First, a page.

Listen to me read the below here:
I take medication in the morning, at noon, and in the evening. I speak to a counselor every week. At certain points in my life, I’ve been in therapy three times a week (and daily, if you count inpatient hospitalization.)
In the past, I’ve tried over twenty-five psychotropics. I once had an enormous box full of half-empty pill bottles from abandoned medications stashed in my closet—that is, until I had a family member bring them to a proper medication disposal site. I’ve gone through so many therapists, counselors, and social workers that I laugh when I start somewhere and need to fill out that little chart that states whom I’ve seen and for what period of time, because there are never enough rows, and—dear me!—my memory is not that good.
Medications and therapy work for me. I have a decent medication regimen right now–the lowest number of psychotropic medications I’ve had to take in a decade–and I adore my counselor for the first time in my therapy-seeking life. I have plenty of friends who take medication, see a therapist, or both.
And yet I often hear something from friends and acquaintances that rang true for myself at times, as well: “I don’t know what else to do. I’m taking the medications. I’m going to therapy. I still feel like shit.”
The question they seem to be asking is, Where is the in-between? Where are the things that I can do for myself when I’m not in the therapist’s office for fifty minutes out of the entire 10,080 minutes that comprise my week? (That’s .49% of the week, which rounds up to half of 1% of the week that a typical therapy-going person is actually in therapy.) What happens when I leave the therapist’s office—especially when I feel like there was some good information, but when I also forgot everything that was said by the time I get home? What do I do after I take the pills like a good patient does?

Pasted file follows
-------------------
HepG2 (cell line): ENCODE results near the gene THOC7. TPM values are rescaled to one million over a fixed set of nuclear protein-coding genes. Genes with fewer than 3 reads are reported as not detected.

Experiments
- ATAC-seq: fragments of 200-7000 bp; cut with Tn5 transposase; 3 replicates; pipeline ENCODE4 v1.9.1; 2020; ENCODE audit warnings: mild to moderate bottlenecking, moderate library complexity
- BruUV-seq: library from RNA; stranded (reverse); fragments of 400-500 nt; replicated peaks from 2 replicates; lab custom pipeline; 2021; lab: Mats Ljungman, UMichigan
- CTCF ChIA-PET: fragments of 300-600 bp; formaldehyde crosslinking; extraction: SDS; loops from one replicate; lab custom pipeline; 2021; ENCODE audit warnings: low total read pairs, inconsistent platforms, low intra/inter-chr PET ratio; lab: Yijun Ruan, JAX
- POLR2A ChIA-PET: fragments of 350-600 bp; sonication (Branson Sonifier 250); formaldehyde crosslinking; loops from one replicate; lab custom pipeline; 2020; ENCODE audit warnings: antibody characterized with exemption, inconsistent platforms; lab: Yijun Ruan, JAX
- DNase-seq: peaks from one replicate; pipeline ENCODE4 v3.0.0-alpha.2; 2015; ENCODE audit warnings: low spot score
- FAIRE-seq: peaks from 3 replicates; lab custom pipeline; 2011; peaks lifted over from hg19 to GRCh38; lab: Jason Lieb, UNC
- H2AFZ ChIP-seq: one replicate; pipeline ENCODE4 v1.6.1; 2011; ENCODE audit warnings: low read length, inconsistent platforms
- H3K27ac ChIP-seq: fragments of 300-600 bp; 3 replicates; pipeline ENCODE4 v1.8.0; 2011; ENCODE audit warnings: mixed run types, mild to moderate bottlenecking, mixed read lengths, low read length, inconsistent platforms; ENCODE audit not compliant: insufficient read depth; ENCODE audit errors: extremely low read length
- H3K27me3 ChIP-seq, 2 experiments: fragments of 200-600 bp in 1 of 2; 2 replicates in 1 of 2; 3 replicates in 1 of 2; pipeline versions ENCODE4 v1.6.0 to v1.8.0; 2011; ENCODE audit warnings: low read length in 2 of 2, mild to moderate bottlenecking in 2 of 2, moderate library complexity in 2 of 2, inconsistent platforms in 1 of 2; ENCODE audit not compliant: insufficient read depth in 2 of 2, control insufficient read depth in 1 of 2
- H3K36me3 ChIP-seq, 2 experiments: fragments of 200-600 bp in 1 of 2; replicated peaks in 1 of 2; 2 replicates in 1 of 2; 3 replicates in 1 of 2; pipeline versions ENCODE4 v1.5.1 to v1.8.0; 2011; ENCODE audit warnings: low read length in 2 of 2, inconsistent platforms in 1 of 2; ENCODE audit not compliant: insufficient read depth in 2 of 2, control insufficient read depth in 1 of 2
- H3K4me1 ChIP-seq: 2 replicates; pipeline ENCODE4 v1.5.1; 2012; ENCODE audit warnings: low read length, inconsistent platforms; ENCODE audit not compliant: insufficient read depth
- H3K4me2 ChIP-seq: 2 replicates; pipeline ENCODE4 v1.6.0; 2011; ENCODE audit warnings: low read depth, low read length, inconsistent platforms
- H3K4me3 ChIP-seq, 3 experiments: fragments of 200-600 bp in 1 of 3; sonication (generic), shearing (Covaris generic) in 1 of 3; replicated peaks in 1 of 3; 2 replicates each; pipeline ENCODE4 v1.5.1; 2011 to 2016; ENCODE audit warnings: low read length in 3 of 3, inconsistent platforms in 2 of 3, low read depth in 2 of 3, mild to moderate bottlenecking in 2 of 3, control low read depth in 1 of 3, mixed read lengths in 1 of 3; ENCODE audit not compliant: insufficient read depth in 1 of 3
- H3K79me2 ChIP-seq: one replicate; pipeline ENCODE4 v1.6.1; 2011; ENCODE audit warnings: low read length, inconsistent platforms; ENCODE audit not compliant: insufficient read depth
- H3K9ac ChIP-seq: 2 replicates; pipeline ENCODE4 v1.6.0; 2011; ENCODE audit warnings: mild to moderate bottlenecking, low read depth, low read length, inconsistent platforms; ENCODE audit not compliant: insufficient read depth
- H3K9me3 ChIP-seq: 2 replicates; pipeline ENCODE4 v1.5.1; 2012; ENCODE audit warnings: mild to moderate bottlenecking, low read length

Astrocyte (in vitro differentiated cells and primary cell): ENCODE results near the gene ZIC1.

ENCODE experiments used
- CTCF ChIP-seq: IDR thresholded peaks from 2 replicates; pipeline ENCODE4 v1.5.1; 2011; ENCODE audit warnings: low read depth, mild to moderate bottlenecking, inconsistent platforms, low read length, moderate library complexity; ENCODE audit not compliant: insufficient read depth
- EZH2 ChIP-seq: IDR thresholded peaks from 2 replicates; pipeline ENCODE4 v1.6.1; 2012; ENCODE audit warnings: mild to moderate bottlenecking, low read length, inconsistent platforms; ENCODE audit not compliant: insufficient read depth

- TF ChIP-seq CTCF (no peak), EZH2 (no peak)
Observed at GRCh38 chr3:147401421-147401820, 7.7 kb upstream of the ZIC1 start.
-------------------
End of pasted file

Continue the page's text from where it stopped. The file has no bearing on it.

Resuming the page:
I go on walks. I try to eat well and not drink (alcohol) much, or at all. I meditate with guided meditations and take long, hot baths to draw out the soreness and aching heart.
But I also really trust in–and consider this a part of my health-care regimen, as well–the power of writing things down. People ask me why I’ve created Rawness of Remembering, my restorative journaling class for those going through difficult times, and I’ve been thinking a lot about that: the why. I’m going to be talking about this more in the weeks to come, but in the meantime: I do it because it’s not just about pills and therapy, as helpful as those things can be. We need ways to express ourselves and ways to healthily construct our own realities on the page. Rawness of Remembering: Restorative Journaling Through Difficult Times is now available for registration.